Journal of Economics

, Volume 86, Supplement 1, pp 77–118 | Cite as

Schumpeterian growth and the political economy of employment protection

  • Wolf-Heimo Grieben


This paper analyzes the differing attitudes concerning political support for employment protection between skilled and unskilled workers in a quality-ladder growth model. Creative destruction through innovation results in “Schumpeterian unemployment” of unskilled workers. By voting on firing costs, unskilled workers consider a trade-off between the benefit of fewer unemployment spells and the cost of lower quality growth of consumer goods. Skilled workers, although not threatened by unemployment, may vote for even larger firing costs. Alleviating one labor market rigidity by increasing the matching efficiency between firms and unskilled workers aggravates another rigidity by creating political support for additional firing costs.


Non-Scale Growth Schumpeterian Unemployment Firing Costs 

JEL classification

J63 O33 E24 D72 


Unable to display preview. Download preview PDF.

Unable to display preview. Download preview PDF.


  1. Aghion, P., Harris, C., Howitt, P., and Vickers, J. (2001): “Competition, Imitation and Growth with Step-by-Step Innovation.”Review of Economic Studies 68: 467–492.CrossRefGoogle Scholar
  2. Aghion, P., and Howitt, P. (1992): “A Model of Growth through Creative Destruction.”Econometrica 60: 323–351.CrossRefGoogle Scholar
  3. Aghion, P., and Howitt, P. (1994): “Growth and Unemployment.”Review of Economic Studies 61: 477–494.CrossRefGoogle Scholar
  4. Aghion, P., and Howitt, P. (1998):Endogenous Growth Theory. Cambridge, Mass.: MIT Press.Google Scholar
  5. Arnold, L. G. (2002): “On the Growth Effects of North-South Trade: the Role of Labor Market Flexibility.”Journal of International Economics 58: 451–466.CrossRefGoogle Scholar
  6. Dinopoulos, E., and Segerstrom, P. S. (1999): “A Schumpeterian Model of Protection and Relative Wages.”American Economic Review 89: 450–472.CrossRefGoogle Scholar
  7. Dinopoulos, E., and Thompson, P. (1996): “A Contribution to the Empirics of Endogenous Growth.”Eastern Economic Journal 22: 389–400.Google Scholar
  8. Etro, F. (2004): “Innovation by Leaders.”Economic Journal 114: 281–303.CrossRefGoogle Scholar
  9. Grossman, G. M., and Helpman, E. (1991): “Quality Ladders in the Theory of Growth.”Review of Economic Studies 58: 43–61.CrossRefGoogle Scholar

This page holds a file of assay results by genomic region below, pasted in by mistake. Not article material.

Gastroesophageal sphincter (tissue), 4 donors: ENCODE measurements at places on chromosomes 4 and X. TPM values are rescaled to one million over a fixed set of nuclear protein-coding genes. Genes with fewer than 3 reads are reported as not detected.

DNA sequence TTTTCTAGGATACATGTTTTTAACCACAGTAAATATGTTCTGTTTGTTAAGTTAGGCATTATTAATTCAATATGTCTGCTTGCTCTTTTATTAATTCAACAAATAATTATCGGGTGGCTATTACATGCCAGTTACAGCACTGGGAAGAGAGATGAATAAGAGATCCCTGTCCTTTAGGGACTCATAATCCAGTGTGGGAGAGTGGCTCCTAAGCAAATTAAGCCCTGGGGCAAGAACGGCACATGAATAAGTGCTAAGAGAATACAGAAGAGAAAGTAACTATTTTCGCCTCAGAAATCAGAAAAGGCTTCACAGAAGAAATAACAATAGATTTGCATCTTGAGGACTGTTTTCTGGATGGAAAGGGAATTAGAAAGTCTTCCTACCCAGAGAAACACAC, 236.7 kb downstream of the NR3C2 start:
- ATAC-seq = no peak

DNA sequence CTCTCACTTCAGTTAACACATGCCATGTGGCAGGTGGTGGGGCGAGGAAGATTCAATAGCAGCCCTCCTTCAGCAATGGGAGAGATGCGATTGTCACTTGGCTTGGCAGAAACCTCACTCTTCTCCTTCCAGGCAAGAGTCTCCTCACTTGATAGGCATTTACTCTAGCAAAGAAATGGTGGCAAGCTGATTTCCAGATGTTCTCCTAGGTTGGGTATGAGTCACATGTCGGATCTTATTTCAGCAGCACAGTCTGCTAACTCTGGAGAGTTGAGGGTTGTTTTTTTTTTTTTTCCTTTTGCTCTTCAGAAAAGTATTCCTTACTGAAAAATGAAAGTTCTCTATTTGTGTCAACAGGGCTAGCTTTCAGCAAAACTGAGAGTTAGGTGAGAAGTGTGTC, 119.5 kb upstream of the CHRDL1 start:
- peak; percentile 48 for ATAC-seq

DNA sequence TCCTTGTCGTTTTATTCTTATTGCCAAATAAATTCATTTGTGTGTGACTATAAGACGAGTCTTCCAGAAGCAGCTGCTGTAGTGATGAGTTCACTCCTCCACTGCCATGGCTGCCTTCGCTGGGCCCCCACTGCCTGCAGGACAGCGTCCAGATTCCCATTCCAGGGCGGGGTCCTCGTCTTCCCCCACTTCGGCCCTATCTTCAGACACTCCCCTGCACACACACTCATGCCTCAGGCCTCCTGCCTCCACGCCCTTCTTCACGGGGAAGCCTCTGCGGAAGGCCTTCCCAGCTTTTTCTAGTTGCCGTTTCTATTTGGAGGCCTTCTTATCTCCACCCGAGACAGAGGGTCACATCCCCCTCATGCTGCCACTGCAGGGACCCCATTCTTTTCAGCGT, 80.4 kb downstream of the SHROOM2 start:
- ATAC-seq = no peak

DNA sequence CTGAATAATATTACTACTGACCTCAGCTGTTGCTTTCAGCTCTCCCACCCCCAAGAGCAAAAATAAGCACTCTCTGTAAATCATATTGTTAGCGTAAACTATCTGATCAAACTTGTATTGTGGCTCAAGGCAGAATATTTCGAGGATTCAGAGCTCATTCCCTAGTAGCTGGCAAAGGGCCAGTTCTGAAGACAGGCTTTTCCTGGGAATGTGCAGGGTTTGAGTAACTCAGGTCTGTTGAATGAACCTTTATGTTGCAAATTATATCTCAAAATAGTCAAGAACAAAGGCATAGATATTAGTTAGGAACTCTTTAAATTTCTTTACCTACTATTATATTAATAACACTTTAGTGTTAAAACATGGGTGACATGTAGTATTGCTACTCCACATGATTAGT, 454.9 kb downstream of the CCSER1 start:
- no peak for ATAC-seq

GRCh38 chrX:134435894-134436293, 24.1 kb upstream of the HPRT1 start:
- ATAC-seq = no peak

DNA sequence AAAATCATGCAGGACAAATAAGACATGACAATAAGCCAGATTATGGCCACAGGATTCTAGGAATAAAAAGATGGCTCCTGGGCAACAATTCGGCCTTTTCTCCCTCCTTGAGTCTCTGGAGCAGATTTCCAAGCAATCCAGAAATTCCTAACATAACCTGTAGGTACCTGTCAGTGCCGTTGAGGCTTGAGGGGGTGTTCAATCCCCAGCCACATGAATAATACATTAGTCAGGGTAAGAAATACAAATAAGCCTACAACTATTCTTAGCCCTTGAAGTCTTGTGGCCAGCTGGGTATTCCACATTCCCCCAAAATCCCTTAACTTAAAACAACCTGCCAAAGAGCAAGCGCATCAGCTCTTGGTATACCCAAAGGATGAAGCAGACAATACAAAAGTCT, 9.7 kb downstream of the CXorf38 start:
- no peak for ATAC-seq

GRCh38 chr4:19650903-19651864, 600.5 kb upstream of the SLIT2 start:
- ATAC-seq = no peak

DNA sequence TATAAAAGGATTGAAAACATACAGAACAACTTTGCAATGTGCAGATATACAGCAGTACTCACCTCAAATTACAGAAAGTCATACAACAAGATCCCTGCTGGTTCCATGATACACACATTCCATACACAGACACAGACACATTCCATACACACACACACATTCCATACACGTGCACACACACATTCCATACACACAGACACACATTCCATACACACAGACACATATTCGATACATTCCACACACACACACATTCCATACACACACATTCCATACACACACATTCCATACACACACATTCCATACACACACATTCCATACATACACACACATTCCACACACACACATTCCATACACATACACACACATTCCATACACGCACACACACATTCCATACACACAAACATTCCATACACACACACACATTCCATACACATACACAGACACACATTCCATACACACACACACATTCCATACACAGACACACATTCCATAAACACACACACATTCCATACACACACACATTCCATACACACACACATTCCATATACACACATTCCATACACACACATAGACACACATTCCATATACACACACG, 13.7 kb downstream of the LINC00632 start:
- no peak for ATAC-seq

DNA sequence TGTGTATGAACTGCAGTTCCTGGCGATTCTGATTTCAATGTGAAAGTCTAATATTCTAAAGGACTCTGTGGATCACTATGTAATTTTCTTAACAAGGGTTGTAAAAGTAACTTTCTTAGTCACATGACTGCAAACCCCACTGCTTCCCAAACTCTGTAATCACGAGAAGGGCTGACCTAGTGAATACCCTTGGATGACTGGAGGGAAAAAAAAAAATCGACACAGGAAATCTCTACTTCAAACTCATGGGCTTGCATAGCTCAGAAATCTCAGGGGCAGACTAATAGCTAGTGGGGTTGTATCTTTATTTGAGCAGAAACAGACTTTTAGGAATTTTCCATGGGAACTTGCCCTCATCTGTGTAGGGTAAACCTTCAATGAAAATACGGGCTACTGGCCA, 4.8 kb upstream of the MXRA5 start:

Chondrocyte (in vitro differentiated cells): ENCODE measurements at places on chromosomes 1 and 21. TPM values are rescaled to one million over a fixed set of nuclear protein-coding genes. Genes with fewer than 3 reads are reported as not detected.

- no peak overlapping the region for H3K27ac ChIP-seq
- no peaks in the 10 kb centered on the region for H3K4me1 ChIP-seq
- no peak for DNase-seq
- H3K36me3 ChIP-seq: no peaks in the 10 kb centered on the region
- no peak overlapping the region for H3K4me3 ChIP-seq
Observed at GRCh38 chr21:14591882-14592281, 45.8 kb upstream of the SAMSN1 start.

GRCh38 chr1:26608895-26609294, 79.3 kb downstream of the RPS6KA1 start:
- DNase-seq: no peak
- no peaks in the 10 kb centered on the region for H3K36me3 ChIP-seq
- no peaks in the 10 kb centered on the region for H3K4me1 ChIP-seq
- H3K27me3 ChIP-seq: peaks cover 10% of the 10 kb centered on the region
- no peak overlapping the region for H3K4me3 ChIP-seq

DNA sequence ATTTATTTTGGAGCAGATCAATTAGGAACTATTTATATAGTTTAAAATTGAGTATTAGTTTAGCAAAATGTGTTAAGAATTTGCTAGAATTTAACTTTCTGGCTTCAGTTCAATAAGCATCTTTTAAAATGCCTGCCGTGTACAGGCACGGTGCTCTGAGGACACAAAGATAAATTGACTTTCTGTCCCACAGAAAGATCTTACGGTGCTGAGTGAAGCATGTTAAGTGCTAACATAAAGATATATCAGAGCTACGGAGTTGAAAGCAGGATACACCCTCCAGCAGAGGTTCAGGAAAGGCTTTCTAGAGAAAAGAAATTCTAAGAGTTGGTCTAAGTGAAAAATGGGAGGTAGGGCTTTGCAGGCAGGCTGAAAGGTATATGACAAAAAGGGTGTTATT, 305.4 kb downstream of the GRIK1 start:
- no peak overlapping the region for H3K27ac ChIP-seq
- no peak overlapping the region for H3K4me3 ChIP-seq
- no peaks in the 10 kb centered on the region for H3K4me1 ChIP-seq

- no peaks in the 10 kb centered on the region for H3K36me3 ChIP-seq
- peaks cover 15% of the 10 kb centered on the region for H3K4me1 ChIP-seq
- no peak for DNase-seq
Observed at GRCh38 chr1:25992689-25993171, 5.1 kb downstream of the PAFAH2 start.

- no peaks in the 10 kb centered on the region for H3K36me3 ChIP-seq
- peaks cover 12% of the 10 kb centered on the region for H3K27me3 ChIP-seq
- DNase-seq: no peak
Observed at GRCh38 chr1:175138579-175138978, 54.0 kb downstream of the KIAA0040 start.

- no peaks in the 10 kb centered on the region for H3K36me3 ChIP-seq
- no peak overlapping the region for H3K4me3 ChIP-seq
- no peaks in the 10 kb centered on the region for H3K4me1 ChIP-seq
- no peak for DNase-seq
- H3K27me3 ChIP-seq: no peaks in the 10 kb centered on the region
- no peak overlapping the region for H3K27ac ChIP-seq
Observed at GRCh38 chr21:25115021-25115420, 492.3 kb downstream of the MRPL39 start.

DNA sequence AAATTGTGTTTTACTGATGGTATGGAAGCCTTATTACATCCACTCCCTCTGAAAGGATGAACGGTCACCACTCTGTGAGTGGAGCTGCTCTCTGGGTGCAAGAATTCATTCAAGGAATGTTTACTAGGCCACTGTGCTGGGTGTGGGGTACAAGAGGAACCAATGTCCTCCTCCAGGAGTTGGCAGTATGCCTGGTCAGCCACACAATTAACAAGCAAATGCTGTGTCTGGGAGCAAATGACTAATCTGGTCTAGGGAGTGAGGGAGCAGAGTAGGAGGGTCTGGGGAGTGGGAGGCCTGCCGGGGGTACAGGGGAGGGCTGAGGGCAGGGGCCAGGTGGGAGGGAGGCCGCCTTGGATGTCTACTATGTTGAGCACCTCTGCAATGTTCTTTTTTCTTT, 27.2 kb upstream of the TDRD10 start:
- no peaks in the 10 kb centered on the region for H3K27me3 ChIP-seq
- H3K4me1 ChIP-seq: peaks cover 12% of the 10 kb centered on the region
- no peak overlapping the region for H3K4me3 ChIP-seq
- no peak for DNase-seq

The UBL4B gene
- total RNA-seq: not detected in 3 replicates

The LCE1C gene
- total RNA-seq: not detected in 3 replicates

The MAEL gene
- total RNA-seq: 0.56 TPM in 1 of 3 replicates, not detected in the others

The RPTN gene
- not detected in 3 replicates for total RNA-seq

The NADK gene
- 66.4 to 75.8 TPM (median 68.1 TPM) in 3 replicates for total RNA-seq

10. Hassler, J., Rodriguez Mora, J. V., Storesletten, K., and Zilibotti, F. (2003): “The Survival of the Welfare State.”American Economic Review 93: 87–112.CrossRefGoogle Scholar
  11. Jones, C. I. (1995): “R&D-Based Models of Economic Growth.”Journal of Political Economy 103: 759–784.CrossRefGoogle Scholar
  12. Jones, C. I. (1999): “Growth: With or Without Scale Effects?”American Economic Review, Papers and Proceedings 89: 139–144.CrossRefGoogle Scholar
  13. Joseph, G., and Weitzenblum, T. (2003): “Optimal Unemployment Insurance: Transitional Dynamics vs. Steady State.”Review of Economic Dynamics 6: 869–884.CrossRefGoogle Scholar
  14. OECD (1999):Employment Outlook. Paris.Google Scholar
  15. OECD (2003):Education at a Glance. Paris.Google Scholar
  16. Reinberg, A., and Hummel, M. (2003): “Geringqualifizierte: In der Krise verdrängt, sogar im Boom vergessen.”IAB Kurzbericht Nr. 19, Institut für Arbeits- und Berufsforschung der Bundesanstalt für Arbeit, Germany.Google Scholar
  17. Saint-Paul, G. (1996): “Exploring the Political Economy of Labor Market Institutions.”Economic Policy: A European Forum 23: 263–315.CrossRefGoogle Scholar
  18. Saint-Paul, G. (2002): “The Political Economy of Employment Protection.”Journal of Political Economy 110: 672–704.CrossRefGoogle Scholar
  19. Segerstrom, P. S. (1998): “Endogenous Growth Without Scale Effects.”American Economic Review 88: 1290–1310.Google Scholar
  20. Segerstrom, P. S. (2004):Intel Economics. Mimeo, Stockholm School of Economics.Google Scholar
  21. Segerstrom, P. S., Anant, T. C. A., and Dinopoulos, E. (1990): “A Schumpeterian Model of the Product Life Cycle.”American Economic Review 80: 1077–1092.Google Scholar
  22. Segerstrom, P. S., and Zolnierek, J. (1999): “The R&D Incentives of Industry Leaders.”International Economic Review 40: 745–766.CrossRefGoogle Scholar
  23. Şener, M. F. (2000): “A Schumpeterian Model of Equilibrium Unemployment and Labor Turnover.”Journal of Evolutionary Economics 10: 557–583.CrossRefGoogle Scholar
  24. Şener, M. F. (2001): “Schumpeterian Unemployment, Trade and Wages.”Journal of International Economics 54: 119–148.CrossRefGoogle Scholar
  25. Siebert, H. (1997): “Labor Market Rigidities: At the Root of Unemployment in Europe.”Journal of Economic Perspectives 11: 37–54.CrossRefGoogle Scholar
  26. Steger, Thomas M. (2003): “The Segerstrom Model: Stability, Speed of Convergence and Policy Implications.”Economics Bulletin 15: 1–8.Google Scholar
  27. Wolfinger, R. E., and Rosenstone, S. (1980):Who Votes? New Haven: Yale University Press.Google Scholar

Copyright information

© Springer-Verlag 2005

Authors and Affiliations

  • Wolf-Heimo Grieben
    • 1
  1. 1.Department of EconomicsUniversity of DortmundDortmundGermany

Personalised recommendations